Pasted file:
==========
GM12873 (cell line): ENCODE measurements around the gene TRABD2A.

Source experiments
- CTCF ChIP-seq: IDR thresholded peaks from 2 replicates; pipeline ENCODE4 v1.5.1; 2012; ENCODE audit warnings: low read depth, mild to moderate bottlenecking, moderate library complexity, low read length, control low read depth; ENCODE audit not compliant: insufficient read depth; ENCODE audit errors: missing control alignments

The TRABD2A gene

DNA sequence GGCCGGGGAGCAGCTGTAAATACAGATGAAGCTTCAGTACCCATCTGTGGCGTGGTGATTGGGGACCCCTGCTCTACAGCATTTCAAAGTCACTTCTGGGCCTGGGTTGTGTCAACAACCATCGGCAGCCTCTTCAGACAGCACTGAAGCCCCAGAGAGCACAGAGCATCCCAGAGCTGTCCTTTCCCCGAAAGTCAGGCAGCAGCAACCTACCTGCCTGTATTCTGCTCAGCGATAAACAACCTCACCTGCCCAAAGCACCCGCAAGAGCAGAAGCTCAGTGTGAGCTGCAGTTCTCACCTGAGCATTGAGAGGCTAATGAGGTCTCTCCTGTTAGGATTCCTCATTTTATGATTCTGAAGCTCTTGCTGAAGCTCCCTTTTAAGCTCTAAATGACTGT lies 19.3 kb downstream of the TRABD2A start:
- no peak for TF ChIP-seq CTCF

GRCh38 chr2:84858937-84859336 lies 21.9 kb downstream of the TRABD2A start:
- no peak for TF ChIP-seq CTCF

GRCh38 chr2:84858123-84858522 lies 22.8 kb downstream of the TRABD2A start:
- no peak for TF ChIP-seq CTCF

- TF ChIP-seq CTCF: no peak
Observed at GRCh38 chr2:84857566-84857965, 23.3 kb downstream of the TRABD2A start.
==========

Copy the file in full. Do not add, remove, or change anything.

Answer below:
GM12873 (cell line): ENCODE measurements around the gene TRABD2A.

Source experiments
- CTCF ChIP-seq: IDR thresholded peaks from 2 replicates; pipeline ENCODE4 v1.5.1; 2012; ENCODE audit warnings: low read depth, mild to moderate bottlenecking, moderate library complexity, low read length, control low read depth; ENCODE audit not compliant: insufficient read depth; ENCODE audit errors: missing control alignments

The TRABD2A gene

DNA sequence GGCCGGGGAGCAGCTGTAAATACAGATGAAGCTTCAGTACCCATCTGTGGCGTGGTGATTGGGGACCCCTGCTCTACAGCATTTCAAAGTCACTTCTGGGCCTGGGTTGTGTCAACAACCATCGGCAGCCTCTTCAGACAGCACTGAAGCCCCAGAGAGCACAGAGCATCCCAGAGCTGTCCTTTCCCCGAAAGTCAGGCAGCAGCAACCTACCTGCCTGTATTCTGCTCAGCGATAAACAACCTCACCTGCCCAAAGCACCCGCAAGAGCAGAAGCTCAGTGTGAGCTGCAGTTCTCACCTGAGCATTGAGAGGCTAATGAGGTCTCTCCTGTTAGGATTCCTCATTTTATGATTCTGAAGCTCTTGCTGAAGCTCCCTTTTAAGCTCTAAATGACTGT lies 19.3 kb downstream of the TRABD2A start:
- no peak for TF ChIP-seq CTCF

GRCh38 chr2:84858937-84859336 lies 21.9 kb downstream of the TRABD2A start:
- no peak for TF ChIP-seq CTCF

GRCh38 chr2:84858123-84858522 lies 22.8 kb downstream of the TRABD2A start:
- no peak for TF ChIP-seq CTCF

- TF ChIP-seq CTCF: no peak
Observed at GRCh38 chr2:84857566-84857965, 23.3 kb downstream of the TRABD2A start.